Events highlight Shakespeare in Kentucky, world, modern life

    Will in the Ville is a citywide celebration of all things Shakespeare.
    Will in the Ville is a citywide celebration of all things Shakespeare.

    LOUISVILLE, Ky. — You can take an expert’s classes, check out William Shakespeare’s impact on Kentucky and the world and even listen to the famous Hamlet soliloquy in other languages during free University of Louisville-sponsored events this fall at Louisville Free Public Library.

                The events at the Main Library, 301 York St., are part of the Will in the Ville citywide celebration of all things Shakespeare. UofL, Louisville Free Public Library and the Frazier History Museum are the chief sponsors with more than 45 community partners helping to mark the 400th anniversary of the author’s death. The “First Folio! The Book That Gave Us Shakespeare” exhibition at the Frazier History Museum will run Nov. 10-Dec. 10.

                Here are some featured events:

                Oct. 10-Dec. 10 – “Shakespeare in Kentucky,” original exhibition about the history of Shakespeare and Shakespearean performances in the state, including rarely seen photographs and artifacts from UofL Libraries’ Archives and Special Collections, Kentucky Historical Society, The Filson Historical Society and others. The exhibit is produced in collaboration with UofL’s English, history and geography and geosciences departments and will be open at the library’s Bernheim Gallery during regular hours.

                Oct. 17 – “Shakespeare in the World,” UofL and Sister Cities of Louisville Inc. present short discussions by UofL professors Hristomir Stanev and Matthew Biberman, English, and Janna Segal, theater arts, and readings of Shakepeare’s “To be, or not to be” soliloquy performed in the various languages of Louisville’s sister cities. Event is free but tickets are required by calling 502-574-1644 or ordering at (6-7:30 p.m.)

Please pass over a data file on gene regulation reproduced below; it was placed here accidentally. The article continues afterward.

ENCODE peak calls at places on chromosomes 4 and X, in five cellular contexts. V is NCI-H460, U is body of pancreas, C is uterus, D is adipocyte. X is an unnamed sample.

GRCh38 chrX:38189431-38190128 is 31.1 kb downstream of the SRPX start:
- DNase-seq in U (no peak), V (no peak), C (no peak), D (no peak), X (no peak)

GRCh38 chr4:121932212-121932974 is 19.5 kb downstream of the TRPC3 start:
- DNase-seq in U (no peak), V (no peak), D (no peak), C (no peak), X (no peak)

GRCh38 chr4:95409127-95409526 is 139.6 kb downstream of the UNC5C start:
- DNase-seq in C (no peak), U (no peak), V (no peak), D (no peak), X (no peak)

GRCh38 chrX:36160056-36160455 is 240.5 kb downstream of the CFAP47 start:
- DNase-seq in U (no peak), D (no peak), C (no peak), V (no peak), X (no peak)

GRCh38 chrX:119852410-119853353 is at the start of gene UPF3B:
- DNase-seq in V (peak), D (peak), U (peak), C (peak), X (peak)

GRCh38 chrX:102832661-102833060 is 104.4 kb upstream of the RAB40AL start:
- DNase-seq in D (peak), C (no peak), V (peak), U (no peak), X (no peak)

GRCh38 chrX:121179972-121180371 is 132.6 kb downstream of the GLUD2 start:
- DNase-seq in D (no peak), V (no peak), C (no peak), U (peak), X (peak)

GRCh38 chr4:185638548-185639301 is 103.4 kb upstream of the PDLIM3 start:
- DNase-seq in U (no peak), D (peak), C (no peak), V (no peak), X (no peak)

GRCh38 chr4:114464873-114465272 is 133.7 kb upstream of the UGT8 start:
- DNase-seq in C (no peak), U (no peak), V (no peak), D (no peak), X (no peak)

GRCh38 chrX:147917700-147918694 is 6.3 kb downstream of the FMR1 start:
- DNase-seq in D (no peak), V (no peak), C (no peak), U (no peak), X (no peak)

Oct. 18, 25, Nov. 1, 8, 15 – “Shakespeare and the Creation of the Modern Era,” UofL English professor Julia Dietrich will teach a five-week, Tuesday-night short course on Shakespeare’s “greatest hits,” their eternal themes and lasting impact on modern language and culture. Course is free, but registration is required by calling 502-574-1623. (6:30 p.m.-8 p.m.)

                The event schedule is at

                For more information, contact Andrew Rabin, UofL, at 502-852-1722 or or Paul Burns, LFPL, at 502-574-1683 or



    Judy Hughes
    Judy Hughes is a senior communications and marketing coordinator for UofL’s Office of Communications and Marketing and associate editor of UofL Magazine. She previously worked in news as a writer and editor for a daily newspaper and The Associated Press.